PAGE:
Suddenly he leaned forward. A change had come over the farmer. McClure sat in his place, his head resting heavily upon his left hand. His cards lay upon the table before him face up. The game was forgotten. His eyes were readihg the contents of a halfemptied glass with a stare repellent in its fierce amazement. Holding the glass tightly in his right hand he trained bulging eyes on some sight within.
At that moment Rob McClure was a physical wreck rolling helplessly on a rough sea. At best the conscience of the man was atrophied. Now it was incapable as well. The countenance, spacious with a native bigness, was marred by the double bestiality of bibber and rogue. The rudderless mind was mighty with unleashed desire. Amid the wreck of faculties sat the will, an ominous thing living, uncontrolled, with strength unimpaired, ready to strike adder-like in any direction.
Oblivious of the commotion of the game he beheld the figment of his drugged brain rising to view in the glass of drink. His face grew black with an anger horrible to behold. Amid the gleam of the liquor two faces tools nebulous shape growing in definition the longer he watched. At length they rose into view through the bubbles and froth. They vanished magically only to reappear with a tripled vividness of shape. They were living faces of beautiful women sorrowful with a gentle reproach that stirred some tender, sleeping thing within him, while at the same instant it bated the savage beast glaring out of his eyes. As he looked,' one instant fearful, the next enraged, the tender thing was suddenly crushed and the beast sprang from his lair. A wild vengefulness gleamed in his eyes as he sprang to his feet with a weird cry. Swinging his arm aloft he hurled the glass crashing upon the table before him.
“Ha!” he cried laughing horribly. “That will shut your blankety eyes.”
CUNNINGLY he searched the ring of startled faces.
As he looked something clicked in the brain and the hallucination passed. His face resumed its normal expression, though an inkling of what he had just done remained dimly with him.
The others sprang to their feet in alarm, striking sudden attitudes of defense. An instant’s contemplation disclosed to all his drunken state. His eyes were fixed curiously upon the shivered glass. A chorus of raillery broke out. But McClure did not smile. Ilis face was dark.
“What the-?” jollied Snoopy Bill.
Stepping to the door he stooped down and yelled through the keyhole:
“Hi you, Louie! No more strong stuff for McClure.
Continued on page 37
Continued from page 27
He’s seeing ’em. Bring a tray of lemon-
McClure was in an unfortunate mood for the jibe. Stung by the roar of applause he leaped at Snoopy Bill in swift reprisal. Gripping him savagely by the throat he applied a strange clutch. Snoopy’s head bobbed back and he sank to the floor with blackening face. With shouts of alarm the others sprang toward the two men. Tearing away McClure’s deadly grasp they pinned him to the floor. The struggle aided him to recover his mental poise. Looking up at them with a sane glance he said quietly:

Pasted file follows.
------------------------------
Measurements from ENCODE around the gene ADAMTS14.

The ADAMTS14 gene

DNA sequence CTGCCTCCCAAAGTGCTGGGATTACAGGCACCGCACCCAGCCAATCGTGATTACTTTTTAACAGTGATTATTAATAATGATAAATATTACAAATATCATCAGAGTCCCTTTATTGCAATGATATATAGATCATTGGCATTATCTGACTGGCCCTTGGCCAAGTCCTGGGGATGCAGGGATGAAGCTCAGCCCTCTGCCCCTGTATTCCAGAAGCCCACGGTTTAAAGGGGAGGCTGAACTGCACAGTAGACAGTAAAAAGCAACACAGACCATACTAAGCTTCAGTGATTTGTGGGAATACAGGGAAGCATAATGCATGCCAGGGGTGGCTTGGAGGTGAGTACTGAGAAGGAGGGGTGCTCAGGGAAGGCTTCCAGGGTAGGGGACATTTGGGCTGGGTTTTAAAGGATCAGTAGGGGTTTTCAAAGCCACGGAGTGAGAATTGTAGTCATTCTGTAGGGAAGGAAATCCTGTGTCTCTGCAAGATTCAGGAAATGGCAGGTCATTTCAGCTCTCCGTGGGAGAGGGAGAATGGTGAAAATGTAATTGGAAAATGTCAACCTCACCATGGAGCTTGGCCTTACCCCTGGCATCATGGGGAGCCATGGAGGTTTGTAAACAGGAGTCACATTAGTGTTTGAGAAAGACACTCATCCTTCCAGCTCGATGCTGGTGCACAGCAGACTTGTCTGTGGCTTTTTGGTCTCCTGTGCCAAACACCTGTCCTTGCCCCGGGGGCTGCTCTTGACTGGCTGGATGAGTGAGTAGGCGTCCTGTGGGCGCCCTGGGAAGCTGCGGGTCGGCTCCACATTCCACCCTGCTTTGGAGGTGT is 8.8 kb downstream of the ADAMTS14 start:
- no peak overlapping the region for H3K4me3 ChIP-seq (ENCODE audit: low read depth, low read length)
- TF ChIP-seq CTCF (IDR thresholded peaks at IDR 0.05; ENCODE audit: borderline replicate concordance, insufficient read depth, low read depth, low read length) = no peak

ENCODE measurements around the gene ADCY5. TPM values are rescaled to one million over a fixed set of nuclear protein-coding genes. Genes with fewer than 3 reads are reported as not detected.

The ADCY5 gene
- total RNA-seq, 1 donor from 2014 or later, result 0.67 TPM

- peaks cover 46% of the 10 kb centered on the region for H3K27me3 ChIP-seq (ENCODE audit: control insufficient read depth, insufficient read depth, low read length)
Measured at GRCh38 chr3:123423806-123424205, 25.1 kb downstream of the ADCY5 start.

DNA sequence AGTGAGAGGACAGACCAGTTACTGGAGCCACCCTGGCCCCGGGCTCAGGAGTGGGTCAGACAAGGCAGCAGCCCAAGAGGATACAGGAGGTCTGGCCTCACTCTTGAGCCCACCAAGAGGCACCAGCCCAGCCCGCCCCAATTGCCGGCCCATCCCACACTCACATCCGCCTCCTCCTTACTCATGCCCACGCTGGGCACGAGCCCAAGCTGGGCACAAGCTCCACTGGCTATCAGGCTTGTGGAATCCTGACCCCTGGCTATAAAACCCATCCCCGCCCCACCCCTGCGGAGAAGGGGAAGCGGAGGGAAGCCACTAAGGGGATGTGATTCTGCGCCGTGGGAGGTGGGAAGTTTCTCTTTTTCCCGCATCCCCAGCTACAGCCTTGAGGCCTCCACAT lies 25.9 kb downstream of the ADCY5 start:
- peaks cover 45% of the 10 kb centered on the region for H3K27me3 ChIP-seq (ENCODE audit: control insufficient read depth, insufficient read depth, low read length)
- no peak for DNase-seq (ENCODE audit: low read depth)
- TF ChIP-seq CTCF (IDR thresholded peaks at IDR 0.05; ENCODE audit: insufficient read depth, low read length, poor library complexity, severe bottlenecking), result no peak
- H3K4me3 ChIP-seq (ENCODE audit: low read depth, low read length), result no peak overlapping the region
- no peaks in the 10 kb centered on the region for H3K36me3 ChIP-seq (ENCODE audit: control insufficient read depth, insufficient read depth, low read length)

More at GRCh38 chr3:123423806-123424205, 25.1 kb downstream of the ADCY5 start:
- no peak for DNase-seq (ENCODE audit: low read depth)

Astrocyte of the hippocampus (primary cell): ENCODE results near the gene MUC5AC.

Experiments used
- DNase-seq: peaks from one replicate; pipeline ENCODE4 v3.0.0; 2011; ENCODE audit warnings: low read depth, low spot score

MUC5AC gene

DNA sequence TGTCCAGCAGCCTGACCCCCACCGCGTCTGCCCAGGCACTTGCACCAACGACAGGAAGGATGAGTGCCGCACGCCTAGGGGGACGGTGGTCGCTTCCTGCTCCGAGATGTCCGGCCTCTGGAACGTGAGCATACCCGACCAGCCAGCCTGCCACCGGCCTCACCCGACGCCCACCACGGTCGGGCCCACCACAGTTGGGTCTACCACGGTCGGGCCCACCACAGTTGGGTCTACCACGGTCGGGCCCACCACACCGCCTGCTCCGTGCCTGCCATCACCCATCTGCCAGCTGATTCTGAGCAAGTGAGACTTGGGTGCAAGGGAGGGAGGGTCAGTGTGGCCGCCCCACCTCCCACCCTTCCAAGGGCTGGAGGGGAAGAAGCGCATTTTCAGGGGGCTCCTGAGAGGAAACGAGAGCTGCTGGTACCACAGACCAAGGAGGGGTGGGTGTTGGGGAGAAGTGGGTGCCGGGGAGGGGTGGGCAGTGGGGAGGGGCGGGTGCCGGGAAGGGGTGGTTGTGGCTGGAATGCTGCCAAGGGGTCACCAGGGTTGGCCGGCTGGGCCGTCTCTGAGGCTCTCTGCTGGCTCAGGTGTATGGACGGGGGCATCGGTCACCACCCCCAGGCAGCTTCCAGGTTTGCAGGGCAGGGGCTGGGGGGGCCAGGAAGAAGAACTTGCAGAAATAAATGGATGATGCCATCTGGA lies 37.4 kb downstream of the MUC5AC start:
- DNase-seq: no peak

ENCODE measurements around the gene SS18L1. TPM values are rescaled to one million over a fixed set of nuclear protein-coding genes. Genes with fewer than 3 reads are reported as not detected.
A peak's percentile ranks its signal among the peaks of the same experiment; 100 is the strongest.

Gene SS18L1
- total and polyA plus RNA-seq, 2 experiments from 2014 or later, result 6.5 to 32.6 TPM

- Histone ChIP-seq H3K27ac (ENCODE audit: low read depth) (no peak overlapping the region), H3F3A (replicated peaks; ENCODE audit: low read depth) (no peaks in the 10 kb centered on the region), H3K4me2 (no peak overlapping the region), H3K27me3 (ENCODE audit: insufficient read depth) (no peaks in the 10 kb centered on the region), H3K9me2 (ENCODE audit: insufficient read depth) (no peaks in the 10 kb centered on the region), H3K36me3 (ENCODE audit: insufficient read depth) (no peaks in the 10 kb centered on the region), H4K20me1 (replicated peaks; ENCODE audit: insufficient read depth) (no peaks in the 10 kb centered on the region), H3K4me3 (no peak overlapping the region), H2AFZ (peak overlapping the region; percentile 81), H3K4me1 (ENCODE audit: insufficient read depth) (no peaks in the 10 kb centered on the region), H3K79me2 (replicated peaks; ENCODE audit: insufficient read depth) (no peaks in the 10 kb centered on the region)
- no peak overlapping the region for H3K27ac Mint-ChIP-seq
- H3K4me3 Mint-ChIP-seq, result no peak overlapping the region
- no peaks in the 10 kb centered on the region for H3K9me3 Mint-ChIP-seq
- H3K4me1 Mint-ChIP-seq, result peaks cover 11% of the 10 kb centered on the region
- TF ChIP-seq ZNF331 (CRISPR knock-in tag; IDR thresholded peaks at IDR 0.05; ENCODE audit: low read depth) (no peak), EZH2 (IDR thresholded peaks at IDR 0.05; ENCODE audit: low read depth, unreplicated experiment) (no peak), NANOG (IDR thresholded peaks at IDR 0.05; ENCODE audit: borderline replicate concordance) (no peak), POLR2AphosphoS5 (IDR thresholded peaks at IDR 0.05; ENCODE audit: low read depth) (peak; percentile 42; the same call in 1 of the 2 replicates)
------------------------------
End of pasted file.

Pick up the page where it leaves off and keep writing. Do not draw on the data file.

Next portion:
“I’m through. Let me up.”
Released, he regained his feet and resumed his chair.
Snoopy’ Bill’s face was livid as he sank panting into his place. Into his eyes crept a vengeful light. He glanced sullenly about. He, too, had imbibed over freely. As he recovered the sense of outrage deepened and he proceeded to wreak immediate revenge. With the slyness of the inebriate he reached out and seized his glass. Fixing direful eyes on McClure he drew back his hand. But the murderous throw was interrupted. His wrist was suddenly seized in the viselike grip of Sykes’ long fingers.
“Better not Bill,” he admonished in a low voice. “Rob is dead drunk. Don’t even know he fouled you. If you let him^ have that you’ll be up against mur-
“He’s a blankety coward—” was the angry retort. ‘Til get him yet. Watch me bust up this gang. By the blankety blank I’ll tip Pullar himself.”
Above the growls this threat produced rose the voice of Sykes roaring blasphemously at Swale who stood in the open door with mouth agape.
“You bottle washing smuggler!” he tried. “Fill up a tray of your dummest ¡will and hand it out on the double quick. Mo more poison or we’ll blow you up.” Satisfied that the brawl was over Swale disappeared with the desired alacrity.
McClure’s assault had tapped a smold;ring mine. Though the game was relumed neither McClure nor Snoopy Bill •vinced any interest, while the latter coninued to breathe vengeance. Beside lim sat Ford who, too, was showing little nterest in the cards.
“Come, Ford!” challenged Snoopy Bill in a stage whisper. “I’ll stump you to split on the hounds. I’m quitting.” “Cut the ragging!” called Sykes appeasingly. “This bad stuff all comes from drinking Swale’s rotten whiskey. Here comes the best ever.”
Sw'ale appeared with a loaded tray. The glasses were passed around.
“Keep it!” said Snoopy Bill. “I tell you I’m quitting.”
“Me too,” said Nick Ford, pushing his glass away. “I reckon I’m with Bill,” said he rising. “This gang’s never been right. But it hit the rocks good and hard about the time Hank Foyle blew in.